Decency has perhaps somewhat recovered its former glory in the White House since the arrival of a more conventional president, but the Trump style seems to be solidly embedded in the Republican Party. Here are some edifying examples.
The last American presidential election came down essentially to one question: character. More than any other attraction, it is what best distinguished Joe Biden’s candidacy from that of Donald Trump: a return to respect, civility and decency. The contrast with the outgoing president was sharp.
However, while the “Trump style” was driven from the White House, it has remained well entrenched in Washington since the departure of the businessman, especially in the Republican Party.
The moment Trump bowed to Biden on Nov. 3, 2020, two new members of the House of Representatives set off to follow in his footsteps: Reps. Lauren Boebert of Colorado and Marjorie Taylor Greene of Georgia.
Since their first days in office, they have been the talk of the town. Boebert made a scene by refusing to reveal the contents of her handbag after setting off a metal detector when she entered the House chamber. Owner of the restaurant Shooters Grill in a village named Rifle, she had, moreover, promised during her campaign to sit “armed” if she was elected.
As for Greene, on Biden’s first day in office, she moved to launch impeachment proceedings against him. That set the tone. The following 14 months continued in the same vein.
More recently, during Biden’s State of the Union speech, a solemn annual moment presented to Congress, Boebert and Greene shouted criticism at the president as they turned their backs to the camera.
In any “normal” work environment, this kind of behavior would be sanctioned. Thus, Congress is not — or is no longer — a place where normal work takes place. Boebert and Greene are both headed toward easy victory in the November midterms.
And while the primaries are taking place that will allow Republican candidates to run in the midterms eight months from now, it is more obvious than ever that Trump’s style is still making its presence felt. Thus, Greene and Boebert may have new members who will dare to push the envelope even further at their sides.
Hotheads of the Senate?
Ohio, one of the essential electoral sections of the American industrial heart, ranks as the seventh most populated state in the country. It has also been one of the most hotly contested states in presidential elections for more than a century. Nicknamed “the mother of presidents,” Ohio has produced seven presidents over the course of American history — as well as three House speakers. Only three other states have done better.
However, in 2022, Ohio could elect a new senator who is miles away from being a head of state. Josh Mandel, a former U.S. Marine and former state treasurer, lost two previous Senate campaigns in 2012 and 2018 — and he seems determined to make certain that his third try will be the charm, or at least make an impact.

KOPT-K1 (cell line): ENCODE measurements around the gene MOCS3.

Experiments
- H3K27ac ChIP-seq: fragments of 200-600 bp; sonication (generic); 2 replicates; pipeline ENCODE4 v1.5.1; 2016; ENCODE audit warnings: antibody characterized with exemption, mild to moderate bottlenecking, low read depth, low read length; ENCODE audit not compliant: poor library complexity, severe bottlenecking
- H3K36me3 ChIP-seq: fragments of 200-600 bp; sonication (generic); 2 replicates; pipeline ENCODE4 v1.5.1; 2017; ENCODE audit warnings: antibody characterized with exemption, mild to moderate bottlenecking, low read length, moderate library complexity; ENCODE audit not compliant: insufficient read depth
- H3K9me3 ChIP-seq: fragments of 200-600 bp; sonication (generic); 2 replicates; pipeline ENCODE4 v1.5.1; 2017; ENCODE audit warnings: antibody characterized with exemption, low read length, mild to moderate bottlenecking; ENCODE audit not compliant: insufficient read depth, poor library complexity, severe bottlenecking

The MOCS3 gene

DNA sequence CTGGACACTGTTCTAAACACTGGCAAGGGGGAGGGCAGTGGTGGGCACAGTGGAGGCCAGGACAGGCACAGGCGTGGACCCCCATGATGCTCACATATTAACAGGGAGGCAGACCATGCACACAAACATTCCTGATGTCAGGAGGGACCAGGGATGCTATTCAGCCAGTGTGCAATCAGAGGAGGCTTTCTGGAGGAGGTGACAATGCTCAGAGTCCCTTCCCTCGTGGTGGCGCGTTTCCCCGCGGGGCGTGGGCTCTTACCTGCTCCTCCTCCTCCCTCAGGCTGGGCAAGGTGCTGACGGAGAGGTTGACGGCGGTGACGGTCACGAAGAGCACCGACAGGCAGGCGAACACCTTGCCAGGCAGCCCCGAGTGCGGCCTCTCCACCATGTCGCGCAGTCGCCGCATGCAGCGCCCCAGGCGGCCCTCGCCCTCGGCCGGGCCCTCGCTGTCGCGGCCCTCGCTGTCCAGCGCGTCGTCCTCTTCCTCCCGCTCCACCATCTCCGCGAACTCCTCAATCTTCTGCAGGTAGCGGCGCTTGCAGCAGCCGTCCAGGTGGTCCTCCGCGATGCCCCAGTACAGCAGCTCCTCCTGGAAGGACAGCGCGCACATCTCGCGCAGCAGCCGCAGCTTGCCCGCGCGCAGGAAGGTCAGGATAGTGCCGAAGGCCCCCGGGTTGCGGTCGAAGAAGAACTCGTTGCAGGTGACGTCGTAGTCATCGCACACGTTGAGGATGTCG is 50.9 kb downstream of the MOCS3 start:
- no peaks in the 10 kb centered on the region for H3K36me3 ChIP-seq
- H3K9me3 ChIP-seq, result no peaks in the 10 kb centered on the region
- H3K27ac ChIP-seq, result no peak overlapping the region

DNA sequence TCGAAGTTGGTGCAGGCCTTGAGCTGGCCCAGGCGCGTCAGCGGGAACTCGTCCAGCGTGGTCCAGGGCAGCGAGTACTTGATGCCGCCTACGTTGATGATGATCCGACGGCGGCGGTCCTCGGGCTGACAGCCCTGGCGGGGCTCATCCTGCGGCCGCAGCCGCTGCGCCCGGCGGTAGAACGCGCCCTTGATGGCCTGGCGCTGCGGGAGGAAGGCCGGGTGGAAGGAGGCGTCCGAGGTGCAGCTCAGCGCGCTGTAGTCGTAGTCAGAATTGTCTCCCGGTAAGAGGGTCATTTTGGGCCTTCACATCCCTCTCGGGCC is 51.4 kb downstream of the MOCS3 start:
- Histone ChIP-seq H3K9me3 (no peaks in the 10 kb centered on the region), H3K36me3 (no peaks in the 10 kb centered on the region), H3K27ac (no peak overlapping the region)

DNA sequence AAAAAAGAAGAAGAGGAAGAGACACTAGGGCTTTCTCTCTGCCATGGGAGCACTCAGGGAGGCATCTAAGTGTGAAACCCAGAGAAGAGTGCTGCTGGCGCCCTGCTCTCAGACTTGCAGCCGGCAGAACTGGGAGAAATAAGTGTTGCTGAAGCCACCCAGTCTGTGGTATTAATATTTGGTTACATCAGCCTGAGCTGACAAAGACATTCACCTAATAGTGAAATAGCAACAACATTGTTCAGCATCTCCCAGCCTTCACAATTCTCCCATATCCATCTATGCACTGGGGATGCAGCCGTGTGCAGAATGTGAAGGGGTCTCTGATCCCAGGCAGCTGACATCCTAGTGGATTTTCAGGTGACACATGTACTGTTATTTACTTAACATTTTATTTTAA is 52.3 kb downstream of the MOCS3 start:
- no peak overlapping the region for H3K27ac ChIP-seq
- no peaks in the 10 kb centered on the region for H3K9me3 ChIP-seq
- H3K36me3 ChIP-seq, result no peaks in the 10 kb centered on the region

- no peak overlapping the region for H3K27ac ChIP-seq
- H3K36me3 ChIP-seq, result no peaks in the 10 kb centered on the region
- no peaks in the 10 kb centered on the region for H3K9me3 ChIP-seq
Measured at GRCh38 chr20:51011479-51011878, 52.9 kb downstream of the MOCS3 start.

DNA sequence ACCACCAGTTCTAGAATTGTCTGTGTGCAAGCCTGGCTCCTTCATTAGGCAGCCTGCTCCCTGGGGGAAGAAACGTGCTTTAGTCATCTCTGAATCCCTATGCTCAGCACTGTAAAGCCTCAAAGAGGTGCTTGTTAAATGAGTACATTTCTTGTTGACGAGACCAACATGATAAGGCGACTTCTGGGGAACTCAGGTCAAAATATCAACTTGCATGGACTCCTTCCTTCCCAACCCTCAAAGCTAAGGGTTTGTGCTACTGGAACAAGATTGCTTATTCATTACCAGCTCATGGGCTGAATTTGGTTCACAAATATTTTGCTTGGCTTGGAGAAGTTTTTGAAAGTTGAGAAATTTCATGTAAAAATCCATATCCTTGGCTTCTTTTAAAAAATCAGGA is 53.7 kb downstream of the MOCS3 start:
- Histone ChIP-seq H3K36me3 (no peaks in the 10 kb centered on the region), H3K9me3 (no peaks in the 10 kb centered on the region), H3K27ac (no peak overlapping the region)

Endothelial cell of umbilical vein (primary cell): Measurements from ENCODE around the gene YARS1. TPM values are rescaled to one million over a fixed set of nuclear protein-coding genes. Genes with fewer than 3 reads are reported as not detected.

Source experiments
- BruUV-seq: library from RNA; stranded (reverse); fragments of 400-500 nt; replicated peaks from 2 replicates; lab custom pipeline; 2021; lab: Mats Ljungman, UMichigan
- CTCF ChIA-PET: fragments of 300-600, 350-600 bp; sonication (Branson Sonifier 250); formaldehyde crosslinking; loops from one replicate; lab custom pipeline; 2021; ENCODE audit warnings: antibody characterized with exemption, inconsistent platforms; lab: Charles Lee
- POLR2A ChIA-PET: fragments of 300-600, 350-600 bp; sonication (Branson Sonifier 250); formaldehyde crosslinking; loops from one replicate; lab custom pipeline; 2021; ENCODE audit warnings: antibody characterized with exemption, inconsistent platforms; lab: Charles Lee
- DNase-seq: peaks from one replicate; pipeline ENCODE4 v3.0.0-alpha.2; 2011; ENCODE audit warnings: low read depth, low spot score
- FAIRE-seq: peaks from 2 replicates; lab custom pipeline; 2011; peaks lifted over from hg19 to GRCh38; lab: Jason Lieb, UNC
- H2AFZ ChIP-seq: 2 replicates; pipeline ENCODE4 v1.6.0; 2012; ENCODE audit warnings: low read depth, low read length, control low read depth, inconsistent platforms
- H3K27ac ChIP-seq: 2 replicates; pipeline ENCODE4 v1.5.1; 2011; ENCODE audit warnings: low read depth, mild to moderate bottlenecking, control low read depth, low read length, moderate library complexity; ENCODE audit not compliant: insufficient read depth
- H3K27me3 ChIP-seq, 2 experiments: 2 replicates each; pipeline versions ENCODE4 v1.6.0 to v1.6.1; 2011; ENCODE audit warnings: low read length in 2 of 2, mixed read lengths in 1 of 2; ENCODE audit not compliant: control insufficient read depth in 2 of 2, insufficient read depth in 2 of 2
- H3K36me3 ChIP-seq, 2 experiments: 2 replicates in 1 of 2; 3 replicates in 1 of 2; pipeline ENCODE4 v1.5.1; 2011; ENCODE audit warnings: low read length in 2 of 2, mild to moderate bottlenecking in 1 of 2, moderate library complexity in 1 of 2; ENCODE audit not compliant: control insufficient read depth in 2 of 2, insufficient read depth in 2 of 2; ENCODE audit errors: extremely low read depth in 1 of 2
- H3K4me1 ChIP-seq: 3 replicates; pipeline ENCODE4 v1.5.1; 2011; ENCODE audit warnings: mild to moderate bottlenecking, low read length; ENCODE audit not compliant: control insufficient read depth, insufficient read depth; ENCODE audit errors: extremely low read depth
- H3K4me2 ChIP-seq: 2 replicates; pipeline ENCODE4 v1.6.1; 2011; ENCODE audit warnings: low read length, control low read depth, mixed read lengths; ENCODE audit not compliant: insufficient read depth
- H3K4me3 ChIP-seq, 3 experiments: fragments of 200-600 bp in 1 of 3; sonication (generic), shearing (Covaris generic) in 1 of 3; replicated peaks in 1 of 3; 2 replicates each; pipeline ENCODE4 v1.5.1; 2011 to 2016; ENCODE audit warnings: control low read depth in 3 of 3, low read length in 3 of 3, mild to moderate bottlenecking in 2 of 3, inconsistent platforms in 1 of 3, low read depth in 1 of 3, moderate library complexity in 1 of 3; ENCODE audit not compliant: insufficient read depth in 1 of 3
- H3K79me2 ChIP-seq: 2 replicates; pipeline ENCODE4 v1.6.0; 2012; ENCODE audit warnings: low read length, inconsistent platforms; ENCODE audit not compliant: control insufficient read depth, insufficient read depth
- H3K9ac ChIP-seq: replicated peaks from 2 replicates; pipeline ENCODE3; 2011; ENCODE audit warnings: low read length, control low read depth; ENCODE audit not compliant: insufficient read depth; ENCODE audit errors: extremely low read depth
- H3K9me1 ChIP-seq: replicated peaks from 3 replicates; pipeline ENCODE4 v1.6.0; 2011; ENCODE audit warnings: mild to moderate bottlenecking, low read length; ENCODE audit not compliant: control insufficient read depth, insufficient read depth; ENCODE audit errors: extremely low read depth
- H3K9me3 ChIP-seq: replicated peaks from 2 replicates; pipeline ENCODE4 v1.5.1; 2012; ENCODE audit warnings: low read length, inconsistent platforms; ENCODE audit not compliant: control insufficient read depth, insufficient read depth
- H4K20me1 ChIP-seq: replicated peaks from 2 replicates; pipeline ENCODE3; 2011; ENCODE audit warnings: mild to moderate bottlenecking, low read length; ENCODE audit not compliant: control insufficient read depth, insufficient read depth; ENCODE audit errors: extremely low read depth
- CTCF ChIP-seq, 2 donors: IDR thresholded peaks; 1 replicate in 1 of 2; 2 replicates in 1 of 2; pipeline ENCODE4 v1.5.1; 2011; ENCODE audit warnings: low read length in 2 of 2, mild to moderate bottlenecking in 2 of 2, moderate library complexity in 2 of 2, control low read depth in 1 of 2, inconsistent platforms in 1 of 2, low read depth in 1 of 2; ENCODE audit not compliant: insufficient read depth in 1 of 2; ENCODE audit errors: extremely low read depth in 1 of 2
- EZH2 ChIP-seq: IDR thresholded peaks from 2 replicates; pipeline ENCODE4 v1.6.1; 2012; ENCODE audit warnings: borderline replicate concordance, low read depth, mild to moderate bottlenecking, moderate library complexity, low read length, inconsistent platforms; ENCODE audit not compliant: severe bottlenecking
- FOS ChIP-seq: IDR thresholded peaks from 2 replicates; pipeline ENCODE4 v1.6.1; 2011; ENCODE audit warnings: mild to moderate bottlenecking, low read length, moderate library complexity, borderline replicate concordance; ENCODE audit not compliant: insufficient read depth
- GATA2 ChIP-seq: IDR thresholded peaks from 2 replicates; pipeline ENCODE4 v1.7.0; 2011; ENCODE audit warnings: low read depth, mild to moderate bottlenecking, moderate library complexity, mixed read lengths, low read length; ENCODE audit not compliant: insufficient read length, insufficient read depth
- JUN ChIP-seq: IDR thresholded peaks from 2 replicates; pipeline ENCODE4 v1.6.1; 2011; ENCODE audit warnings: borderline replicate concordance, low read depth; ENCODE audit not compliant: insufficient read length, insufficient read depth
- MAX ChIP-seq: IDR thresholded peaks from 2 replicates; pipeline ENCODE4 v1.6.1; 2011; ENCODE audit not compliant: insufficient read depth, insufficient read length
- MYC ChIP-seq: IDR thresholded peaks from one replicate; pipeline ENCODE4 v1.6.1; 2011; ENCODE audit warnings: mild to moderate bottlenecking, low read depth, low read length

In February, Mandel participated in a debate in which one excess followed another. The Republican candidate notably called his opponent “stupid” before he pontificated on the history of slavery, suggesting that Israel was the only nation which had not “imported” slaves from Africa. And that was just an appetizer.
In another debate on March 18, in which Mandel confronted different Republican candidates, Mandel abruptly stood up and stood a few inches in front of opponent Mike Gibbons, who had just criticized Mandel’s lack of business experience. After having to be removed by the moderator, Mandel directly threatened Gibbons, warning, “You watch what happens, pussy” while still on stage before an open mike.
Meanwhile, some 300 kilometers (approximately 186 miles) away in Missouri, another heartland state, another Senate race is drawing attention. Eric Greitens, who was elected governor in 2016 by some 20 points, had to resign during his current term after he was accused of sexual assault and blackmail against his stylist.
In 2022, the fallen politician once again sought Missouri’s votes, this time in a race for the U.S. Senate. And this year, his ex-wife has accused Greitens of assaulting her and their children. One of their sons bore a “swollen face, bloody gums and a loose tooth” as result of an assault by Greitens, according to his ex-wife.
Greitens has categorically rejected repeated calls to withdraw his Senate candidacy from Republican politicians, including the other Missouri senator, Josh Hawley, who say Greitens is unsuited for the position. However, Hawley is not any more respectable. Hawley was one of the principal elected officials who instigated the insurrection against the Capitol in January 2021!
And lo and behold, eight months away from the midterms, Mandel is ranking near the top in Ohio, just behind Gibbons, himself a supporter of the cockamamie theory about the stolen election in 2020. Greitens is leading in Missouri.
In what many considered an April Fool’s joke, a known voice added herself to the chorus on the first of the month: Former vice-presidential candidate and governor of Alaska Sarah Palin officially announced her candidacy for Congress in 2022. The polemicist-in-chief from the pre-Trump years — considered by many as having, in fact, paved the way for Trump — judged the moment ideally suited to undertake her big return after 13 years in political exile. And maybe she’s right.
Within 48 hours, Trump officially endorsed her as a candidate.